Simulating per-series ChartJS data binding with a seriesTemplate

02 November 2016

At this time, our DevExtreme Charts don't support per-series data binding. I believe this would be a useful feature to have because it simplifies certain solutions considerably, and I hear our team is considering adding the feature in the future. Meanwhile, I was researching approaches to simulate the effects of per-series binding, and here is a workaround you can apply if you need this right now.

First, why does this requirement come up at all? I think the reason is mostly in the data structure you work with. When using data from structured storage, like a relational database system, your data would naturally be arranged along the lines of type separations in that storage.  As it happens, such normalized structures are also efficient for transfer, because they avoid redundancy. 

Here is such a data structure:

const data = [
    { place: "Los Angeles, CA, USA", values: [
        { month: "Jan", degreesC: 13.7 },
        { month: "Feb", degreesC: 14.2 },
        { month: "Mar", degreesC: 14.4 },
        { month: "Apr", degreesC: 15.6 },
        { month: "May", degreesC: 17.0 },
        { month: "Jun", degreesC: 18.7 },
        { month: "Jul", degreesC: 20.6 },
        { month: "Aug", degreesC: 21.3 },
        { month: "Sep", degreesC: 21.0 },
        { month: "Oct", degreesC: 19.3 },
        { month: "Nov", degreesC: 16.4 },
        { month: "Dec", degreesC: 13.8 }] },
    // .... more places and associated lists here
];


With this data, you might want to create one chart series for each of the "places" on the top level, and then each series would be fed by the "values" array associated with the "place". If series-level binding were an option, you could write this:

$("#chart").dxChart({ 
  series: data.map(p => ({  
    name: p.place,
    type: "line",
    data: p.values,
    argumentField: "month",
    valueField: "degreesC"
  }))
});

For clarity, please note that this does not work! Unfortunately, data cannot be bound to the series, it has to be bound to the chart on the top level. 

In case you are unfamiliar with functional programming helpers like "map", you need to know that the helper "map" iterates over the list "data" and executes the function it is given for each element in that array. That function is shown here as a lambda expression, and it generates a series configuration object for each of the "place" elements in the data list, using the "place" name as the series name and assigning "place.values" to the hypothetical "data" property of the configuration object.

Now that we've seen what the problem is, and how great the future could be if we had per-series binding, here's the workaround I promised. The basic idea is that we can use the "seriesTemplate" option of the chart configuration to make the chart generate series automatically on the basis of the data. This is a kind of meta-data-binding feature - instead of pre-creating series at design time and filling those with data at runtime, we set up a series template and use the chart-bound data to determine which series are created in the first place.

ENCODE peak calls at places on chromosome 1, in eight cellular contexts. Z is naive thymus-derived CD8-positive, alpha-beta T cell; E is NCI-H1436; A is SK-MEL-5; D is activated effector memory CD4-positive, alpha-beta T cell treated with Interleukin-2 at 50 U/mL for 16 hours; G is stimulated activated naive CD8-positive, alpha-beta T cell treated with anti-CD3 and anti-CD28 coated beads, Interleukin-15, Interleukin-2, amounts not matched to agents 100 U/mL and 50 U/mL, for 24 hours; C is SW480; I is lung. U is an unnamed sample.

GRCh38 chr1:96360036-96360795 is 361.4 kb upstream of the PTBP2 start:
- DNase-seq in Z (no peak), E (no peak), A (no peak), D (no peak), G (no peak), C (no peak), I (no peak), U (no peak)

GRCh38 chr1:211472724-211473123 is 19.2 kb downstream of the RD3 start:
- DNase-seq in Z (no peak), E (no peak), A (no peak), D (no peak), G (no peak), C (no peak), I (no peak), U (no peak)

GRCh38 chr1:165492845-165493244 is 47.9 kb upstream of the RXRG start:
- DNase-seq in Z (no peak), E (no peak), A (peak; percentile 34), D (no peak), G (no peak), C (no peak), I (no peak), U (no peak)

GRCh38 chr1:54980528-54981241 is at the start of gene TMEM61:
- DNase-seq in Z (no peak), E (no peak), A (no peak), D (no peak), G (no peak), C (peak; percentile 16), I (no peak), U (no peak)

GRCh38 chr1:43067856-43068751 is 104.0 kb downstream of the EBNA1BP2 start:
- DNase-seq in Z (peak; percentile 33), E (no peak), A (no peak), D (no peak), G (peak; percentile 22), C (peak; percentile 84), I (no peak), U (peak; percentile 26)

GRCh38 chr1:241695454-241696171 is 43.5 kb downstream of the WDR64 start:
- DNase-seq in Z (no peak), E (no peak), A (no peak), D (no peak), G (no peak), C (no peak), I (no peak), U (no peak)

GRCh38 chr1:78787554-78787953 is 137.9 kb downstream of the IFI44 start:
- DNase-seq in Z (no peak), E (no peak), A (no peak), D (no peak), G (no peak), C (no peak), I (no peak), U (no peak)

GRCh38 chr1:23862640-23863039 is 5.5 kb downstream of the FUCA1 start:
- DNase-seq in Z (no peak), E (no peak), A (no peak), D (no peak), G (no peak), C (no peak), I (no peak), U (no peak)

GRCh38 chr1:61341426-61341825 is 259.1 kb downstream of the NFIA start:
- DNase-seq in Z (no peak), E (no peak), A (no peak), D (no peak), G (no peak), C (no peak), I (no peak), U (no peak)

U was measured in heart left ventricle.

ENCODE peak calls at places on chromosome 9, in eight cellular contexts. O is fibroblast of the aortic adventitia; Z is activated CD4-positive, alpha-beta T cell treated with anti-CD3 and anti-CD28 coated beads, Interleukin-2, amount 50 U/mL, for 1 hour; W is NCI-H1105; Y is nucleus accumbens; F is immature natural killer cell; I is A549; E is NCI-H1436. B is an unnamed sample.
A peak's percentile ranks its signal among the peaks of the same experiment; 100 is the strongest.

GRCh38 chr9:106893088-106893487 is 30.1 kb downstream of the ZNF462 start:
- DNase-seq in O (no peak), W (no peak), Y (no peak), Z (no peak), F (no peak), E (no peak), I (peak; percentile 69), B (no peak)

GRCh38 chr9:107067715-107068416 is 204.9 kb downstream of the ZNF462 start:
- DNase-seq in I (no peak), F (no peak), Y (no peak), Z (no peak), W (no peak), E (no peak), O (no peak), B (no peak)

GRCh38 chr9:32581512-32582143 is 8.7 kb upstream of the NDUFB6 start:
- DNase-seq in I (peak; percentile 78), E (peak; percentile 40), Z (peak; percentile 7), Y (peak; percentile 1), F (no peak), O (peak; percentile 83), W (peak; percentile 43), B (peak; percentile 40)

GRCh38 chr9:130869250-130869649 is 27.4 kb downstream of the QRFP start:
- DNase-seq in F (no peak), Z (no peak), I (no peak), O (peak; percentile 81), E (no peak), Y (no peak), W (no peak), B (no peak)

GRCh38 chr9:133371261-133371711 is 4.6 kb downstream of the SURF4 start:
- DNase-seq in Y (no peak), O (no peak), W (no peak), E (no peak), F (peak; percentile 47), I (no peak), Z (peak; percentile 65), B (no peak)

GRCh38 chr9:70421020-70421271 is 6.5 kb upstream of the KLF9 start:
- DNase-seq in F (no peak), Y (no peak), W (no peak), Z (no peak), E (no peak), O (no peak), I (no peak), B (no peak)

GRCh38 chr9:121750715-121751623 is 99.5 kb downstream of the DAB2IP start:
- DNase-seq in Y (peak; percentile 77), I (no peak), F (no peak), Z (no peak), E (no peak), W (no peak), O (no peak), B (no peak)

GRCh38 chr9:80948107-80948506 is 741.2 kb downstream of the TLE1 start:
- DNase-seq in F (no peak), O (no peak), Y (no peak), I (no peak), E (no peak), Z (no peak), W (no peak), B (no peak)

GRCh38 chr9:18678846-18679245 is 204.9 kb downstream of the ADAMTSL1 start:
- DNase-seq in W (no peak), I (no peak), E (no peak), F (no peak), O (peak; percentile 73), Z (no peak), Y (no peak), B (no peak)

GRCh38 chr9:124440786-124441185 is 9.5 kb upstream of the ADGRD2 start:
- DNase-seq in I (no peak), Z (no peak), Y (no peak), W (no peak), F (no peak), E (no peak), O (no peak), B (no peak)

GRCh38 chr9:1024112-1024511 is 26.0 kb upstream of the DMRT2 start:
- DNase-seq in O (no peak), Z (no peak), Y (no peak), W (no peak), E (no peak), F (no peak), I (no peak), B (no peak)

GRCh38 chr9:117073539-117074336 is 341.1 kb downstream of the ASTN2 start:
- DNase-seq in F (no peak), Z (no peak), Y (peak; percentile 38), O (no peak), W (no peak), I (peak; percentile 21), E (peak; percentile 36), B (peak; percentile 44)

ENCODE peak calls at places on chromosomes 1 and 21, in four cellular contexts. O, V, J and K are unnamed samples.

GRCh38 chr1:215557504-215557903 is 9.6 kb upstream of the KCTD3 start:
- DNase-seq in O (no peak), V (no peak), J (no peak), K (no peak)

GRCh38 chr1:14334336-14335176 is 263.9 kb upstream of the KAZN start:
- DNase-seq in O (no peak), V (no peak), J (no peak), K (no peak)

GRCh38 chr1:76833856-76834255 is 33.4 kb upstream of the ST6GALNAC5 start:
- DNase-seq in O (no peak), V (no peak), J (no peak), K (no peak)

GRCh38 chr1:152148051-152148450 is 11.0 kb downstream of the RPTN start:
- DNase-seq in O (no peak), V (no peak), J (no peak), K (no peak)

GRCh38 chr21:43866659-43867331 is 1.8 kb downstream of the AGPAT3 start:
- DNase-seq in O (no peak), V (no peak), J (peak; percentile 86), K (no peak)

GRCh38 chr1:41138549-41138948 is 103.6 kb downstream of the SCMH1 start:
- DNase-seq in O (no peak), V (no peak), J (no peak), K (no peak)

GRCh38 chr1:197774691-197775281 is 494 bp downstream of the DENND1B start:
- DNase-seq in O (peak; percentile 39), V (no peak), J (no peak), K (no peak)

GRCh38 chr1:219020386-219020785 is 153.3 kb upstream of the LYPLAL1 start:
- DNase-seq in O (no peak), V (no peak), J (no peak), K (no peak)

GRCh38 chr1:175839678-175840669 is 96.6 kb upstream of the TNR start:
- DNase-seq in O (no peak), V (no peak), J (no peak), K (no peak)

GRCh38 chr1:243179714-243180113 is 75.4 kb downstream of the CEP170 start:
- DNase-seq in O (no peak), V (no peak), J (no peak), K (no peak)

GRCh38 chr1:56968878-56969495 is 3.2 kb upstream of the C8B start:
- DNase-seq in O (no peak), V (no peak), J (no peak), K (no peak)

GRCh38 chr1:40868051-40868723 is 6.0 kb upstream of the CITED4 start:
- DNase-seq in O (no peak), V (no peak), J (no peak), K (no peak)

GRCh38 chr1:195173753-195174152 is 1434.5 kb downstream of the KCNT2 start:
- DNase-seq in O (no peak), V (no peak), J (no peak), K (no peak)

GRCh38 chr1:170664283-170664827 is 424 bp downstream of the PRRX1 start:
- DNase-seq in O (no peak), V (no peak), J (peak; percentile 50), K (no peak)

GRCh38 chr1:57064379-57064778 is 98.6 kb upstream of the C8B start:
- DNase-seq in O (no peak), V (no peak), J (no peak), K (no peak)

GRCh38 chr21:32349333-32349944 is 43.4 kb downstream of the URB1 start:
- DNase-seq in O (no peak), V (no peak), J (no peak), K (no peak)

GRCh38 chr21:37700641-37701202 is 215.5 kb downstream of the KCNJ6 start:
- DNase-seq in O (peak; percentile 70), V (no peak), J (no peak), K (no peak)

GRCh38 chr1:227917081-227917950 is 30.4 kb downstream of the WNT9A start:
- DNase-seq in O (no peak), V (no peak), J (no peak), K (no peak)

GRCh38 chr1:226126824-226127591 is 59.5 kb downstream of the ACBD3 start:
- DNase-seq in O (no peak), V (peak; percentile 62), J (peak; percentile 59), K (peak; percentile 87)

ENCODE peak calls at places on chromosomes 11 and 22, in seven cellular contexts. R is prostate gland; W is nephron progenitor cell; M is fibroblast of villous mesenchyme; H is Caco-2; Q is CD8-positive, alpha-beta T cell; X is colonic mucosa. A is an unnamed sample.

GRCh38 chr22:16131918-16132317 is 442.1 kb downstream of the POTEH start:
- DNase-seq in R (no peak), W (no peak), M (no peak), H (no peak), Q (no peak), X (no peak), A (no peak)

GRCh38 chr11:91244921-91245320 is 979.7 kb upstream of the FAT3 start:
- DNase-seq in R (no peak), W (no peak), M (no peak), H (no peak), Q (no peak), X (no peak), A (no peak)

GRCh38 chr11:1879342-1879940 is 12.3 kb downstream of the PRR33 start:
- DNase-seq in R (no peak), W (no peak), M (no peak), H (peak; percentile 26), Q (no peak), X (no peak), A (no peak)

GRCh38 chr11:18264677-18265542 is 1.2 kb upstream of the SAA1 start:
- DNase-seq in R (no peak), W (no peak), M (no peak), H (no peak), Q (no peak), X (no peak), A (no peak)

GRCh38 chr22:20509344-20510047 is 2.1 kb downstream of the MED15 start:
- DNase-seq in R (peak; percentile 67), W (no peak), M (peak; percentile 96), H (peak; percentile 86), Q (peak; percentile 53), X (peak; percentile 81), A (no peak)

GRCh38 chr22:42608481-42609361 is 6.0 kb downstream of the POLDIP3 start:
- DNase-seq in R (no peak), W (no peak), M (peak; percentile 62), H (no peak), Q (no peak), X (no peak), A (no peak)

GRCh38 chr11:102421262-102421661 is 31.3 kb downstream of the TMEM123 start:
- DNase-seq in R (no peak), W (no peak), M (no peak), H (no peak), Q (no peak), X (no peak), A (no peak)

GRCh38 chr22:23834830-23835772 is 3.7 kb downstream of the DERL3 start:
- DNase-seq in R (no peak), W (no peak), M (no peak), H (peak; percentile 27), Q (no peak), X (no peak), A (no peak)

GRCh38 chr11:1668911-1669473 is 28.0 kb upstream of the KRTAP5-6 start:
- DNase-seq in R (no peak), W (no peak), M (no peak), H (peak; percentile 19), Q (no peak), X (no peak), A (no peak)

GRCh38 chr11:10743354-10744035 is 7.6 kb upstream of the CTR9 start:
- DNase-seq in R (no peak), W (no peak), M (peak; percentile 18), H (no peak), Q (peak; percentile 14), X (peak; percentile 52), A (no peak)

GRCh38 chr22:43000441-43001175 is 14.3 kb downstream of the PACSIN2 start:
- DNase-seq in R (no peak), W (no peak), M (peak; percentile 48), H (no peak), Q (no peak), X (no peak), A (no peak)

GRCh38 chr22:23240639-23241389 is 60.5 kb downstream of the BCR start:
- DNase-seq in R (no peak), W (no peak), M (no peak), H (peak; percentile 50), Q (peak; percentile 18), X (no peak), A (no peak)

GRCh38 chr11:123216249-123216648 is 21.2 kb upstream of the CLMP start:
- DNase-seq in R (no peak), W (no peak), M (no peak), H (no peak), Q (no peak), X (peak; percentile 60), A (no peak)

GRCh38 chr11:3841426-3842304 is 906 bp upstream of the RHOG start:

Here is another example that does not quite work yet. It shows how the chart can be configured to accept the "seriesTemplate" option:

$("#chart").dxChart({ 
  dataSource: data,
  commonSeriesSettings: {
    argumentField: "month",
    valueField: "degreesC",
    type: "line"
  },
  seriesTemplate: {
    nameField: "place"
  }
});


The "seriesTemplate" feature is clever: it watches the data field given in "nameField" and creates a new series automatically for each distinct value in that  field. The series is then configured by the parameters given in the "commonSeriesSettings" option, setting up the series field bindings correctly.


The reason this setup doesn't work right now is that the chart expects all the fields mentioned in its configuration to be exist on the same "level" of the bound datasource. However, in the sample data only the "place" field exists on the top level, the other fields are nested in associated arrays. The remaining job is therefor to transform the data to a structure like this:

[
    { place: "Los Angeles, CA, USA", month: "Jan", degreesC: 13.7 },
    ...
]


To execute the transformation, I wrote this function:

function transformData(data) {
  return data.map(p => 
    p.values.map(v => ({
      place: p.place, month: v.month, degreesC: v.degreesC
    }))).reduce((r, v) => r.concat(v));
}


The "map" helper is used again here, starting with the "data" list. For each element in that list, the lambda expression with the parameter "p" is executed ("p" is short for "place"). For each "place", another "map" is called on its "values" array, so eventually the inner lambda expression with the parameter "v" is executed for each of the value items in the nested arrays. This lambda expression returns a new object with the desired structure, combining the top-level and nested values. Finally, the "reduce" call is used to combine the individual arrays that have been generated per "place" into one - if you use a library like underscore or lodash, you can use a helper called "flatten" instead to achieve the same result.

Now I only need to change the "dataSource" assignment of the chart to use this helper:

dataSource: transformData(data),
...


I have created a sample to demonstrate the approach described above:


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